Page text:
Plans for large scale housing developments in the Ribble Valley should be refused because of concerns over poor air quality, a Clitheroe councillor has argued.
Conservative Coun. Kevin Horkin, who is a town councillor and a Ribble Valley Borough Councillor for the St Mary’s Ward, said concerns over poor air quality standards are a sufficient reason to refuse or delay large scale housing development such as the controversial application to build 275 houses off Waddington Road in Clitheroe – known as the Waddow View development.
And Coun. Horkin has renewed calls for an investigation by the Environment Agency into the impact of toxic levels of CO2 and nitrous oxide in Clitheroe.
Members of the Back Commons Residents Group (BCRG), who are fighting a revised application for 275 houses off Waddington Road, claim the town already has the highest CO2 emissions in the country and an increase in traffic will adversely affect this.
The revised “outline” application, seeking permission in principle for the development, will be discussed by members of Ribble Valley Borough Council’s (RVBC) planning committee tonight (Thursday). It is a re-submission of an earlier application for housing plans on this land. This was refused by RVBC and subsequently, this decision, was upheld on appeal.
A spokeswoman for BCRG said: “We wholeheartedly support the action called for by Coun.Kevin Horkin. We did not have knowledge of the pollution levels until earlier this year, had we known about them last August we would have brought the matter before the Appeal Inspector. Who knows what he would have written in his report with the emissions figures in front of him!”
Speaking to The Clitheroe Advertiser this week, Coun. Horkin asked: “Do we want to return to the Victorian era when we used to cram large numbers of houses close together into a small space in areas with high levels of pollution resulting in long-term damage to the health of occupants?”
He added: “Clitheroe has one of the worst CO2 emissions levels per person in England at 18.4 tonnes. The figure for the Ribble Valley as a whole is 14 tonnes which is just under twice the average for the 12 local authorities that make up Lancashire County Council – 2.4 times the level for Blackburn.
“According to air pollution maps produced by the Department of Energy and Climate Change (DECC), Clitheroe is the air pollution epicentre.”
Coun. Horkin said it is “especially concerning” that some of the highest concentrations of air pollution can be found in close proximity to Waddow View.
“The two biggest sources of air pollution, according to the DECC, are industrial and commercial manufacturing and transport. The compliance ratings of the main polluters in Clitheroe is rated, according to DECC’s own monitoring, as at best moderate, at worst poor.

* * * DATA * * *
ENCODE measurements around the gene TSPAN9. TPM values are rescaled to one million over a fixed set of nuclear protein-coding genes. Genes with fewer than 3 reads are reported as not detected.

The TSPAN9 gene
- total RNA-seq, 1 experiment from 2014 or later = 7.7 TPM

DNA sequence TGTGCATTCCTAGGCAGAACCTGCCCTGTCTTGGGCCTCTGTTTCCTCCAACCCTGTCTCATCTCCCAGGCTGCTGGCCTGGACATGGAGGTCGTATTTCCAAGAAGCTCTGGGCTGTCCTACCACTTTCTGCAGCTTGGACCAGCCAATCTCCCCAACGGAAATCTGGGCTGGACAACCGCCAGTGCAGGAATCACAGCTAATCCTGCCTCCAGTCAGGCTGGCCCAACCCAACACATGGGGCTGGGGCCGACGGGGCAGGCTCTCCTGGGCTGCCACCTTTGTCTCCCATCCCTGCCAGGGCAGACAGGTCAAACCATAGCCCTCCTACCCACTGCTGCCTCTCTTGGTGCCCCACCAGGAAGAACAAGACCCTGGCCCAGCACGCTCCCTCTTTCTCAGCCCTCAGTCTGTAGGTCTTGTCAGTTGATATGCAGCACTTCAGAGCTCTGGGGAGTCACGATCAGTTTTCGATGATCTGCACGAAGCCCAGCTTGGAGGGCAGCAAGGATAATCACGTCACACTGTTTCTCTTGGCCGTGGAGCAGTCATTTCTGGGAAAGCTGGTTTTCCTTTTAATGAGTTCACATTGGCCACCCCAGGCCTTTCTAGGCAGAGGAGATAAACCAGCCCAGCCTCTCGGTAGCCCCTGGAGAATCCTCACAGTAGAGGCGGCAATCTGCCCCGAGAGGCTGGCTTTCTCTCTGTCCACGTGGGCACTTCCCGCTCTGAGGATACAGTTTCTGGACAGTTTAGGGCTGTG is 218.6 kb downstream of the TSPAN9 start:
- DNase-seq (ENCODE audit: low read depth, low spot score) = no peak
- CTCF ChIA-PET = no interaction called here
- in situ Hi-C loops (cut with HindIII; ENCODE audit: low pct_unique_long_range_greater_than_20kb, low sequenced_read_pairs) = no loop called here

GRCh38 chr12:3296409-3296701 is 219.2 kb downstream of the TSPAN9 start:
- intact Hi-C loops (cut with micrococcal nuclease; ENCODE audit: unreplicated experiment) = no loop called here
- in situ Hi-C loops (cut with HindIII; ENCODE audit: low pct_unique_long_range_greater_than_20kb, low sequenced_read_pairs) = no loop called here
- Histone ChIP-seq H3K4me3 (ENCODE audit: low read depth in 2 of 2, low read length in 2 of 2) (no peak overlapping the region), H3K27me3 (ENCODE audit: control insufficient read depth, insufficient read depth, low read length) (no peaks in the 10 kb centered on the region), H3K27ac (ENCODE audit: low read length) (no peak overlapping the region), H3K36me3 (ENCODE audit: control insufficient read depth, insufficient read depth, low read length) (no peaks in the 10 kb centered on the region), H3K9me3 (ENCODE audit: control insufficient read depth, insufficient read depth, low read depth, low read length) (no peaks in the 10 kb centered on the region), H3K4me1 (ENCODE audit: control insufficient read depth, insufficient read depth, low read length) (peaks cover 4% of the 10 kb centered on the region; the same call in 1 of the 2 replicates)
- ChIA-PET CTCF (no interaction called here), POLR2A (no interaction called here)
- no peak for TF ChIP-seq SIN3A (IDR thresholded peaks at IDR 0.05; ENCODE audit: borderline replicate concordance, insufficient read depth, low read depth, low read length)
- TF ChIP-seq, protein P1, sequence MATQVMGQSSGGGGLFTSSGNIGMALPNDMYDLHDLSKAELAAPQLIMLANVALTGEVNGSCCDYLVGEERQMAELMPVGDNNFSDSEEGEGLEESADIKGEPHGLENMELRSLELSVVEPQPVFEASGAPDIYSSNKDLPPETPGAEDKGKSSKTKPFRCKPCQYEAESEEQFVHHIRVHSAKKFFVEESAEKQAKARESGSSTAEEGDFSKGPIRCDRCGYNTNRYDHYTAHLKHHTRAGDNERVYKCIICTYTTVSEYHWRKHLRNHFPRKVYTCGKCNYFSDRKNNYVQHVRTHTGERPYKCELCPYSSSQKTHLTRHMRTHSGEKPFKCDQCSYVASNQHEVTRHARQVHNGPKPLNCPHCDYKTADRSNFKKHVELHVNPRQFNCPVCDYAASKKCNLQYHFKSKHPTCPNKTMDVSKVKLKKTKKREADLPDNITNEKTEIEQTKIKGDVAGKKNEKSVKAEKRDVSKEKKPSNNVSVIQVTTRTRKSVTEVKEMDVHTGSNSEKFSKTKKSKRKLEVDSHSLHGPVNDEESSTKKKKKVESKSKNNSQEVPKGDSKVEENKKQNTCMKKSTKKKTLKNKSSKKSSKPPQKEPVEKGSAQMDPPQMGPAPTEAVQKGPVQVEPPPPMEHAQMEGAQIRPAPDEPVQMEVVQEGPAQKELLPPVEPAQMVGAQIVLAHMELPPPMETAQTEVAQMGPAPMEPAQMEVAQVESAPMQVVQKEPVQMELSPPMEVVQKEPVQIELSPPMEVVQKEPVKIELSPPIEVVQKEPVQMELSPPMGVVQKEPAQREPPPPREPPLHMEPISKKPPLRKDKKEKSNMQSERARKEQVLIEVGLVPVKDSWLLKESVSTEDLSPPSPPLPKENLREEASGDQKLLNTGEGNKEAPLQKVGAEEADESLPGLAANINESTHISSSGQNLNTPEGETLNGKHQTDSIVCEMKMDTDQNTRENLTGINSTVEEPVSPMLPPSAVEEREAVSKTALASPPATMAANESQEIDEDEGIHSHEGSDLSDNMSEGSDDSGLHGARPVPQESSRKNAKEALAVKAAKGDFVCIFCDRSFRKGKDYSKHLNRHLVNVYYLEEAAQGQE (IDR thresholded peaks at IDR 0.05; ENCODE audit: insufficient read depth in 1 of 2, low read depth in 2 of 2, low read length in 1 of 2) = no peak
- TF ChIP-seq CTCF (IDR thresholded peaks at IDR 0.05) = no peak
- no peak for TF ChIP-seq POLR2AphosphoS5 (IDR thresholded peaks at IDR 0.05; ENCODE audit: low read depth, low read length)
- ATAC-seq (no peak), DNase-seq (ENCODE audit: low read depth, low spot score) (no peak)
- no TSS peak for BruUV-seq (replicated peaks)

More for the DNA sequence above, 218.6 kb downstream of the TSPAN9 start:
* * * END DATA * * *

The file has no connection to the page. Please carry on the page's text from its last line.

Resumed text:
“Building hundreds of new houses in one of the few remaining green lung areas in the centre of Clitheroe will further exacerbate the problem. More houses will still emit more CO2, no matter how energy efficient they are.
“The main problem, however, will be the huge increase in traffic on the narrow roads and on steep hills in and out of Clitheroe (roads that weren’t built to cope with such volumes of transport).
“The multiple car families of today certainly weren’t envisaged by town planners of yesteryear.
“Short bursts of acceleration and the revving of engines in traffic queues that move intermittently promote the release of increased levels of nitric oxides, particularly when lengthy jams form.
“That is why I am renewing my call for an investigation by the Environment Agency before Waddow View is considered for approval into why the existing levels of air pollution in Clitheroe remain so high and what the risks to public health are in the long and short term.”
He added: “I am concerned that we are accurately able to model the impact of increased levels of traffic and housing on air quality. If it is predicted to result in further deterioration injurious to public health then new housing developments shouldn’t be allowed to go ahead.
“If this is found to be the case with Waddow View the application should be halted now and not be allowed to go ahead in the future until air quality has improved and been proved to have improved.”
Coun. Horkin is also calling for air quality standards to be enshrined in the National Policy Planning (NPP) Framework and for it be obligatory to conduct comprehensive monitoring of pollution levels in areas where air quality standards are identified as poor.